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Working in home office & Cyber and Information Security: What to watch out for

  •   04/19/2020
  •   Created by TUEV AUSTRIA

An interview with André Zingsheim, Principal Consultant at TÜV TRUST IT GmbH TÜV AUSTRIA Group.

Due to the Corona crisis, more people than ever before are currently working from their home office. With the increased volume of home offices, hacking attempts in this context are increasing and so are the risks.

André Zingsheim has been working for TÜV TRUST IT TÜV AUSTRIA for many years as an experienced security expert and as a BSI-certified penetration tester. He regularly conducts comprehensive and complex security analyses for companies of different industries and sizes.

We interviewed him about the current situation of the increased home office volume in companies and the associated risks.

André, which technical requirements should be met in order to be able to work securely in the home office?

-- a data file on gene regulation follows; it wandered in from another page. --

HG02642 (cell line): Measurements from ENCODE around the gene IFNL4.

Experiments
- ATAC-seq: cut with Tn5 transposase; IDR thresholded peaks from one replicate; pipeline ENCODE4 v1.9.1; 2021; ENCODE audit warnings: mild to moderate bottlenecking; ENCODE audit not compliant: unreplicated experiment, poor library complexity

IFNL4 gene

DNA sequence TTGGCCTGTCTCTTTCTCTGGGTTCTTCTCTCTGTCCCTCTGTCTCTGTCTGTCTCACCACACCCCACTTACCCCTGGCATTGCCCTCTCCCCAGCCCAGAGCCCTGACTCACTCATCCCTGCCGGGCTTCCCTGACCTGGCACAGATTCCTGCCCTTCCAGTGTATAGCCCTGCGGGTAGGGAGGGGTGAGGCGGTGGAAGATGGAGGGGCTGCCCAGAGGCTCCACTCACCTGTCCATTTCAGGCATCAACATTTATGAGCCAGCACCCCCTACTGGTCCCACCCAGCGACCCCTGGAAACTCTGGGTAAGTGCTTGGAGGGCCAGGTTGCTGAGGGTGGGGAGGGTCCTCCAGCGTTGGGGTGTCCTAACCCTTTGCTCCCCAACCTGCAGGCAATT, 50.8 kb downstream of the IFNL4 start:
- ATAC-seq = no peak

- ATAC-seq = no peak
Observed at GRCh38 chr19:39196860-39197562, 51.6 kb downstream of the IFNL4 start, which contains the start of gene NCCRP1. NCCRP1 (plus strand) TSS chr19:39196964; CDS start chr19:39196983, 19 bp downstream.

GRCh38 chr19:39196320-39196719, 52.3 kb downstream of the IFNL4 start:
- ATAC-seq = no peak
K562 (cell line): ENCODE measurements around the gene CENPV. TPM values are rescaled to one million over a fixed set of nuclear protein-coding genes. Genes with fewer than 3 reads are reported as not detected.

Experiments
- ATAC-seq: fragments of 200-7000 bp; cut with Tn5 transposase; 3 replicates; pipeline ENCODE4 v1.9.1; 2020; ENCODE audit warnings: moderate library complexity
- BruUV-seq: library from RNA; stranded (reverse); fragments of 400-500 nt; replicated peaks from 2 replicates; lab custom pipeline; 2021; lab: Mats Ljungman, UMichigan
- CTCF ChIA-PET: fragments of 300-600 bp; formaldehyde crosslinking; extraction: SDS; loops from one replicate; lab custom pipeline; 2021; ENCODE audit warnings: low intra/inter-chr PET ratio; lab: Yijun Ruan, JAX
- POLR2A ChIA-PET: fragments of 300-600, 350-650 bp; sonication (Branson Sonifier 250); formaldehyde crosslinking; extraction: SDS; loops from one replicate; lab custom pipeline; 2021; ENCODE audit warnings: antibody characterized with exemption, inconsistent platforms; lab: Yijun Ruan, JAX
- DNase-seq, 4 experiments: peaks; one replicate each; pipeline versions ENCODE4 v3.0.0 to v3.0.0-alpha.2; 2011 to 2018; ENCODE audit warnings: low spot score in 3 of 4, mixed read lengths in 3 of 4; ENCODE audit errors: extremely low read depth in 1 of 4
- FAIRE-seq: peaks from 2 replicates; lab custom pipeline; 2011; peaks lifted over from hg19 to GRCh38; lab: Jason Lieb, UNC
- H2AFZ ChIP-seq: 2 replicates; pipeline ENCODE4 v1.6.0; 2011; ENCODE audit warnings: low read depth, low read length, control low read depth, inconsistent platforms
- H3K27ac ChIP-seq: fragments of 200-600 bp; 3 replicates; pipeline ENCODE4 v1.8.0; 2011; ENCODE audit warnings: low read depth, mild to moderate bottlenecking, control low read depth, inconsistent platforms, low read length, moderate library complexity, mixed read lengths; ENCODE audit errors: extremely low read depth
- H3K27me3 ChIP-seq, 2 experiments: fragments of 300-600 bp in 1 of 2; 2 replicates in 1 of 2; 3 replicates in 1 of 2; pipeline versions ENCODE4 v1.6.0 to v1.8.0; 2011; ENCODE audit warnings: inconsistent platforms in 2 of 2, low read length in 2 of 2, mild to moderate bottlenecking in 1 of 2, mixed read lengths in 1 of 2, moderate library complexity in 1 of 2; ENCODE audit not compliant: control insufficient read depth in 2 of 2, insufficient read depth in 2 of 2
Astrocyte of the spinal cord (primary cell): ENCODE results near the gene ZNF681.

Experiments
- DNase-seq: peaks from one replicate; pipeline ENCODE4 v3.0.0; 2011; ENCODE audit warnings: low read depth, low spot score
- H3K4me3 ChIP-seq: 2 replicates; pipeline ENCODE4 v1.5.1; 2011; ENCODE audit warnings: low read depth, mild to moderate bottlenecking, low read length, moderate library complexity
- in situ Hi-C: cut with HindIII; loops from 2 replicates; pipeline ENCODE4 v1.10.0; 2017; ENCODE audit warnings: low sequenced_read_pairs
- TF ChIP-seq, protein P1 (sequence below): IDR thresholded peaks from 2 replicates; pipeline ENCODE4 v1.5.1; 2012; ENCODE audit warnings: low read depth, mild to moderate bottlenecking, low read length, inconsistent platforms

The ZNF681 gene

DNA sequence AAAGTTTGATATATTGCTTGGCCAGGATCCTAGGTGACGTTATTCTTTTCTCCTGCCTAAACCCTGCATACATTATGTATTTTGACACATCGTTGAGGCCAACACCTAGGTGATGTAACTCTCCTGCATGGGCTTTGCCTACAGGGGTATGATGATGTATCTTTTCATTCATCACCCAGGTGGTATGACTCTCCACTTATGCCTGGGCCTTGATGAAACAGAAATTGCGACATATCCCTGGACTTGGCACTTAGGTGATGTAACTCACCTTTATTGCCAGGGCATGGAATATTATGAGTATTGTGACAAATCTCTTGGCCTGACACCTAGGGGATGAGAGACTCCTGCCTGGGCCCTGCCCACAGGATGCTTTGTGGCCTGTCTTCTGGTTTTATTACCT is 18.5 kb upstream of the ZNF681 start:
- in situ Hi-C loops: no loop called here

"Essential for working in the home office is the existence of a functioning VPN connection, unless the company is completely in the cloud. This allows me to dial into the corporate network as if I were in the office. To make it secure, this login process should be additionally secured, for example with certificates or a multi-factor authentication.

For the VPN itself, only state-of-the-art cryptographic procedures should be used, e.g. BSI TR-02102. If companies are not sure whether their VPN solution is secure, they should seek advice from security experts and, if necessary, have a security check carried out".

What else needs to be considered?

"The focus of consideration should also be on all means and channels of communication used by employees for work in the home office. First of all, a secure means of conducting remote meetings is essential. There are a whole range of solutions on the market here, which should be examined more closely and then selected with care.